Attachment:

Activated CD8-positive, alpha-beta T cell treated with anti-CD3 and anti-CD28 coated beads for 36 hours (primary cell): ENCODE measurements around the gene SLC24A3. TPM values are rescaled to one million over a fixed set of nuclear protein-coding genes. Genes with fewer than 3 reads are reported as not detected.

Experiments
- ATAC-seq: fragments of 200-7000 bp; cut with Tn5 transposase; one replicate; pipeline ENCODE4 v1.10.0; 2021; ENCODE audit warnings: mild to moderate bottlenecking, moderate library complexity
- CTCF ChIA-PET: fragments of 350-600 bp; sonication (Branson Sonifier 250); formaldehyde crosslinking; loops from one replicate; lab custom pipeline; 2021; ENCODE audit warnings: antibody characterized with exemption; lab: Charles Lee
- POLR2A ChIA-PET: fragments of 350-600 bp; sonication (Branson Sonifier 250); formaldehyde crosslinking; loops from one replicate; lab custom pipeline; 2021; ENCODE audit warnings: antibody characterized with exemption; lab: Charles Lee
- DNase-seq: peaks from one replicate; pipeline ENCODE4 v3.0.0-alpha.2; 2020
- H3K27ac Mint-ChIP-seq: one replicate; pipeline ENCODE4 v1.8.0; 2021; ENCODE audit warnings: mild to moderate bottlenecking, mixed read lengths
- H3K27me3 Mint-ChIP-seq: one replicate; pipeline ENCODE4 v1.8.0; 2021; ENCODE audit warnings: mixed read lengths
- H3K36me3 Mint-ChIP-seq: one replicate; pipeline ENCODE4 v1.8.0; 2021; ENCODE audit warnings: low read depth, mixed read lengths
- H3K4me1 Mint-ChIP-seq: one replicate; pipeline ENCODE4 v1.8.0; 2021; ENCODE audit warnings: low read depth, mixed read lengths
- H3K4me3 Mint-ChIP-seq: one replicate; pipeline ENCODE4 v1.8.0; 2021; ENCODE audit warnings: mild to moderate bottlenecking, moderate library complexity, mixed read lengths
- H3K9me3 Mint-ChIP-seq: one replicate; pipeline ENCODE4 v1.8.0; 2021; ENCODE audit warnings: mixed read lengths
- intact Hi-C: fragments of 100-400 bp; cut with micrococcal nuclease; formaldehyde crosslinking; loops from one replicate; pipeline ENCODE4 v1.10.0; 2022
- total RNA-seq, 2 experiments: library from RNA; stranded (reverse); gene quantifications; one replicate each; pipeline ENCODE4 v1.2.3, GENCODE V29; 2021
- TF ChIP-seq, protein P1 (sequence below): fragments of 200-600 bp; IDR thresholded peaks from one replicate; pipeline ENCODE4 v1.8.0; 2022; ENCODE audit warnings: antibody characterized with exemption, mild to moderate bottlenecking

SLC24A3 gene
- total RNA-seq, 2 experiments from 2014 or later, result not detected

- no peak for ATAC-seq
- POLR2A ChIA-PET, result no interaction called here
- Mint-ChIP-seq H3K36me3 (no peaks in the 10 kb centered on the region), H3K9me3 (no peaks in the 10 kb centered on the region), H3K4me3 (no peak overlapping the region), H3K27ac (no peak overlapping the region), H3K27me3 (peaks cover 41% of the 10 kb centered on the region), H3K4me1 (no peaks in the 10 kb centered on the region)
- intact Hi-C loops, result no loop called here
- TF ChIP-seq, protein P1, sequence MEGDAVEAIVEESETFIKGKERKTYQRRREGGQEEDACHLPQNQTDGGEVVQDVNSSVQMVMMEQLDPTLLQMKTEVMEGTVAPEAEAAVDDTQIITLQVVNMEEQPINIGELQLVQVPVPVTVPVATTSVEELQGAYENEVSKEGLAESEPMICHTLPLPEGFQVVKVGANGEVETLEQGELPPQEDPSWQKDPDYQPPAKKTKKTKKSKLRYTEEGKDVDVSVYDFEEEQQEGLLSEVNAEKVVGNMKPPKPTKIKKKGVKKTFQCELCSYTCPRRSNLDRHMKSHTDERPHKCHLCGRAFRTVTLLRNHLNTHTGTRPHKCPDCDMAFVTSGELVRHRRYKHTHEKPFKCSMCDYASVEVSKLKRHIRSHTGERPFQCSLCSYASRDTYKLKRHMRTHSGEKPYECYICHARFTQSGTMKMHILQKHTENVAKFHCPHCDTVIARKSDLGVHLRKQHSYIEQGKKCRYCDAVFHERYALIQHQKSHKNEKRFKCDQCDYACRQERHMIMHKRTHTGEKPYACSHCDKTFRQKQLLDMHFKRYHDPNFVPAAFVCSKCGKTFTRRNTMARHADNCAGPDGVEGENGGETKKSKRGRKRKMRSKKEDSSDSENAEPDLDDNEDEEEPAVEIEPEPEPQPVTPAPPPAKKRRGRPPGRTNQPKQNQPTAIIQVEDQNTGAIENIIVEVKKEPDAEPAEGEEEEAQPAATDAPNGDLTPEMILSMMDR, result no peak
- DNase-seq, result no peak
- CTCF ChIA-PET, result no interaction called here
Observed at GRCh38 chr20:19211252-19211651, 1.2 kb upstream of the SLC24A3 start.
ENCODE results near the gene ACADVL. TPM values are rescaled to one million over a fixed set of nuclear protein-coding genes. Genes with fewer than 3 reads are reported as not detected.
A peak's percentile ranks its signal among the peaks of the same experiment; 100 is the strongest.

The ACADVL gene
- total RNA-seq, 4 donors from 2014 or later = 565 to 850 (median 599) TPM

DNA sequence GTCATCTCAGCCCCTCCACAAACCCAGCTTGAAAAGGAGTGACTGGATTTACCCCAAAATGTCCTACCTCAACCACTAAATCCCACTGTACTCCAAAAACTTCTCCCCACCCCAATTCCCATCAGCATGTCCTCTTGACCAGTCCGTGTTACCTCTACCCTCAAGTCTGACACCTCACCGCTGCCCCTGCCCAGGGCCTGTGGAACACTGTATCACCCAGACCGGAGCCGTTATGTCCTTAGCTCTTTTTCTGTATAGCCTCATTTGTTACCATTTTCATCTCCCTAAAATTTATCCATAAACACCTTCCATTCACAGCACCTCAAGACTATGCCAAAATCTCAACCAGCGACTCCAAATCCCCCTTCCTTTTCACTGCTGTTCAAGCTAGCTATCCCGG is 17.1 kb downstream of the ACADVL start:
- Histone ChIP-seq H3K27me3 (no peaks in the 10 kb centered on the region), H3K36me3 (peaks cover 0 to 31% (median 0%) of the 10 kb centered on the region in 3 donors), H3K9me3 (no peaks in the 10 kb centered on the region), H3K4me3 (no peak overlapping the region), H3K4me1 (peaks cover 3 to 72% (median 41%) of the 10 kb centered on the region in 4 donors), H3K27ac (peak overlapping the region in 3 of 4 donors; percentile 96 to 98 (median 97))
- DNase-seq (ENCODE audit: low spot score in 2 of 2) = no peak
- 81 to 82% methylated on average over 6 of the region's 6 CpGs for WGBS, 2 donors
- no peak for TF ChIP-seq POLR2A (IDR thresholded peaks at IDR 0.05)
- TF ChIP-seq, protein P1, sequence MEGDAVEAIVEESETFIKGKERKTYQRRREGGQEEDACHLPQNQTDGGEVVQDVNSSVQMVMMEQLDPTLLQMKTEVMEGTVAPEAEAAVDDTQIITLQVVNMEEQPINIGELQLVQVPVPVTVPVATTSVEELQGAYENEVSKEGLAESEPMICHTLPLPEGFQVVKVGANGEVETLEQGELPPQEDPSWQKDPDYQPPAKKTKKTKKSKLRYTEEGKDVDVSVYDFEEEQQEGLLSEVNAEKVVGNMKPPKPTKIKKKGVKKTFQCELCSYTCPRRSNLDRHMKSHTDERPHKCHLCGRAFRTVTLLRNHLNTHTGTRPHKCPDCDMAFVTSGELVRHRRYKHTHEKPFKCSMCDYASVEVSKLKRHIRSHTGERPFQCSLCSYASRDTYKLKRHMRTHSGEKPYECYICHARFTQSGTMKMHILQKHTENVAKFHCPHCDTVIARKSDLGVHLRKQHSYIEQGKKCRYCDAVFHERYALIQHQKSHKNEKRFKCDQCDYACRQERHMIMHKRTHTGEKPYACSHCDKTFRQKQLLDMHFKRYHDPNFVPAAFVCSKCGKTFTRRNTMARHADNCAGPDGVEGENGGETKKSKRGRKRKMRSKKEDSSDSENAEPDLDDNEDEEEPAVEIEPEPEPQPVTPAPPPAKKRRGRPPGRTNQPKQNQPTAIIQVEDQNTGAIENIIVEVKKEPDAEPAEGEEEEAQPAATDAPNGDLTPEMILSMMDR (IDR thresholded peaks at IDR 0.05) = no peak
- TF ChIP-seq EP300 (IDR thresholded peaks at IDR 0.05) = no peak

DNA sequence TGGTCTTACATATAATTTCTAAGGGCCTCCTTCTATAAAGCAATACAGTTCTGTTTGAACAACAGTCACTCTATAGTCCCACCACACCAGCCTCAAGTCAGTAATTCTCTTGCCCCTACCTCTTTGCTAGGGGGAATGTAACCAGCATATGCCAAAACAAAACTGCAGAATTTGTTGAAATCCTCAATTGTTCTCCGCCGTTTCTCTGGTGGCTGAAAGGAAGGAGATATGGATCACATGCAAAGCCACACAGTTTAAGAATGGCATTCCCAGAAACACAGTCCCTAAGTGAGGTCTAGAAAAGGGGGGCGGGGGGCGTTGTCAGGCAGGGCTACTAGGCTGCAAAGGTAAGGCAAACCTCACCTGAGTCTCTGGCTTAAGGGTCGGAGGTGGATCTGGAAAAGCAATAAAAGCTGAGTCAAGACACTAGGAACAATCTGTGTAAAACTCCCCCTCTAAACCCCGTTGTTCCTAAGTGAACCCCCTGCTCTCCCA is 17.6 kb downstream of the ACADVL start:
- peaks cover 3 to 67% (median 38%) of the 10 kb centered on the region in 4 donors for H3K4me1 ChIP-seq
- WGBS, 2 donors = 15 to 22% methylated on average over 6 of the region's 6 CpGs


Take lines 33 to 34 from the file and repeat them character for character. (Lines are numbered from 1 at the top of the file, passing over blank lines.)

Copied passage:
- 81 to 82% methylated on average over 6 of the region's 6 CpGs for WGBS, 2 donors
- no peak for TF ChIP-seq POLR2A (IDR thresholded peaks at IDR 0.05)